University of Notre Dame linebacker Manti Te’o certainly had a horrible end to 2012 and his New Year is shaping up to be no better.
First his online sweetheart Lennay Kekua succumbs to cancer on Sept. 12—the same day his grandmother dies. Then he finds out that neither the disease nor the girl was real and that he’d fallen in love with a figment of his imagination.
This situation wouldn’t have been so bad for Te’o if the story had remained among his immediate circle of friends. They’d tease him into infinity but he’d eventually get over it. Thanks to Deadspin.com, the whole world knows Te’o loved empty words and another woman’s stolen photo, and they think he was involved in the lie.
In his interview with Katie Couric, taped Jan. 22, Te’o admitted that someone posing as Kekua called him on Dec. 6. Though he knew something wasn’t right, he continued the ruse anyway to save face. We don’t know for sure if he was in on the hoax the whole time or not (the levels of he-said she-said here are amazing). But if he wasn’t, how does he deal with massive embarrassment while trying to be a normal college student and athlete?
Notre Dame is probably wondering what they should do in this predicament, too. After all, the media refers to this debacle as the “Notre Dame hoax.” Is this a PR nightmare? Maybe not.
As head of Notre Dame’s public information office, here are four things my staff would do to mitigate the situation:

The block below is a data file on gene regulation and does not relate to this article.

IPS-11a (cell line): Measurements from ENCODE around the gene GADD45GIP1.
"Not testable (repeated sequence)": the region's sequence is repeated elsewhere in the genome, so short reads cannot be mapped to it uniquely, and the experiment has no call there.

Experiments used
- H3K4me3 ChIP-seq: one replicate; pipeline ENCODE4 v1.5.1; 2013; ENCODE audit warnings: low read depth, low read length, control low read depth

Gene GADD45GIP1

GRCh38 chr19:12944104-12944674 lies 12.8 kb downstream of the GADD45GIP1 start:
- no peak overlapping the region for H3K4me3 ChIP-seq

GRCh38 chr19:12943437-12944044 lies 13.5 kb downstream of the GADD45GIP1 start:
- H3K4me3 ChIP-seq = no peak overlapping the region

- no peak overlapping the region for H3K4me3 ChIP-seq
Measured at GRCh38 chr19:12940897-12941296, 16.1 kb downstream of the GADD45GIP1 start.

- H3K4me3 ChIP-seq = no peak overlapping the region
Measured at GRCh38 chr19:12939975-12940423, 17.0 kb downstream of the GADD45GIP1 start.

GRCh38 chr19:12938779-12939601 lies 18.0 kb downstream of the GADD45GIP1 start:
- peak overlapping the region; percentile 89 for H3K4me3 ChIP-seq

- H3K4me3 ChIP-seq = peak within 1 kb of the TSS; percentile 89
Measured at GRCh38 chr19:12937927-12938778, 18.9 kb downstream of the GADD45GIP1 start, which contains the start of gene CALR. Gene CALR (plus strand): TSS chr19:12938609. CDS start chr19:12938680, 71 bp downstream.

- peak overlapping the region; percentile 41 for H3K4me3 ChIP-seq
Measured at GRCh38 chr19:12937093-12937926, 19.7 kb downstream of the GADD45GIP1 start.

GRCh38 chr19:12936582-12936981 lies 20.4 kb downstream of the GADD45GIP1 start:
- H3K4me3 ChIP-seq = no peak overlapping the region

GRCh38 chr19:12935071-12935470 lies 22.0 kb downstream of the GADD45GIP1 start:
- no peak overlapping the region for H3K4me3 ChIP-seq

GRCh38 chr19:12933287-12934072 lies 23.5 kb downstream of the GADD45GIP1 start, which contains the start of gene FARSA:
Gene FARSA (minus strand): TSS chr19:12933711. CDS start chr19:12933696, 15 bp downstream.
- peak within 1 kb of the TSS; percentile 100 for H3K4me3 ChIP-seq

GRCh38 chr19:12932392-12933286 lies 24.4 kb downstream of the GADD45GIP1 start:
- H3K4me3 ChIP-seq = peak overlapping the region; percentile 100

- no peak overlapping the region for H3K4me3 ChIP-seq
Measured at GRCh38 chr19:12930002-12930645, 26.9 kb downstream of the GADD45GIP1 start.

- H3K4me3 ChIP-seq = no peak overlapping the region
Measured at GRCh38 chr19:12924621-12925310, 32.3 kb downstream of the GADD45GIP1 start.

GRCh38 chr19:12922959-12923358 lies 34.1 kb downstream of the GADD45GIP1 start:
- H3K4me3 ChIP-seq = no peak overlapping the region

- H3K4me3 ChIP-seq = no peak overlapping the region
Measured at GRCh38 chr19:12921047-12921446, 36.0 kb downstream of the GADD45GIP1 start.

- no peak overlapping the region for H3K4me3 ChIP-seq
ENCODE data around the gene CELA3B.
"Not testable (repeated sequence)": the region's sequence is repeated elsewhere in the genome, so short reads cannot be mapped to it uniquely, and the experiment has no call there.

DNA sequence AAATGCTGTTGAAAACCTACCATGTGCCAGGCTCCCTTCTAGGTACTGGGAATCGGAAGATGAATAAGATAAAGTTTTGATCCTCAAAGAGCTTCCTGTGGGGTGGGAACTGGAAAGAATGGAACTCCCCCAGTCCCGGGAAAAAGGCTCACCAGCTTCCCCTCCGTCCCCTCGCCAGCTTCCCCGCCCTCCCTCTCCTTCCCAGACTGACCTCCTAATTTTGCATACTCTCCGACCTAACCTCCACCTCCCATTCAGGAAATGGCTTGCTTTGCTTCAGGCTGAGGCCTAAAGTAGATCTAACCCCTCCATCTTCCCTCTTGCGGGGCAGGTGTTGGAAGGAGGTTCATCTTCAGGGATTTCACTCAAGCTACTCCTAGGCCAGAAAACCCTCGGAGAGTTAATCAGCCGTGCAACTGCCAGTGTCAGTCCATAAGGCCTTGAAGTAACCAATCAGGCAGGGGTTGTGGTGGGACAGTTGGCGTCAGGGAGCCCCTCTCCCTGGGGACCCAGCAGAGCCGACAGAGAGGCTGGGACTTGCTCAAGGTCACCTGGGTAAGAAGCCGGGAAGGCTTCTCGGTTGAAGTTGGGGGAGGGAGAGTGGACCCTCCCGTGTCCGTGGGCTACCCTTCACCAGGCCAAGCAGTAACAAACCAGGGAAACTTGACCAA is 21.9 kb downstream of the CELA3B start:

- Ask Te’o if he’s okay and offer him our support. The statement the university issued on Jan 16 was fine, but this story is just a student’s personal dilemma. The fact that he spoke publicly about his “girlfriend” while wearing a school football uniform doesn’t make this a university-wide issue. All we have is his word that he was truly a victim. The university’s first responsibility is to the student. We’d meet with Te’o, find out how he’s holding up and support him however we can—especially when dealing with the media. Perhaps we’d help him devise a crisis strategy, choose what media outlets to speak to and provide him with media training. Maybe we’d even suggest he appear on MTV’s Catfish to solve the peculiar mystery. We’d also answer any media inquiries that come into our office—including through social media—supporting Te’o’s official statement.
- Provide him counseling resources and have a mental health professional contact the student. Te’o could tell us he’s okay with everything going on, but we never know for sure what’s going on in his mind. We’d give him the names and numbers of a handful of counselors—or a counselor at the university—just in case. We’d also have one of these counselors call him to open the communication line.
- Make sure the football coaches offer their support and address the issue to the team. Te’o’s coaches should make sure he knows they have an open door policy and are there if he needs them. The coaches and players should also talk about the situation briefly as a team.
- Organize an online dating discussion on campus and tell Te’o beforehand that this is happening. There are probably other students on campus experiencing similar situations. Help a campus organization organize a forum about online dating and invite experts to answer questions and encourage discussion.
Angie Jennings Sanders is chief content architect at aiellejai, a boutique content creation consultancy specializing in marketing communications project management, social media engagement, writing instruction/tutoring and book writing/publishing strategy. aiellejai is a subsidiary of esolutions360, a digital solutions agency that marries the creativity of content creation with the fundamentals of software engineering. Follow her on Twitter at @pronouncedALJ.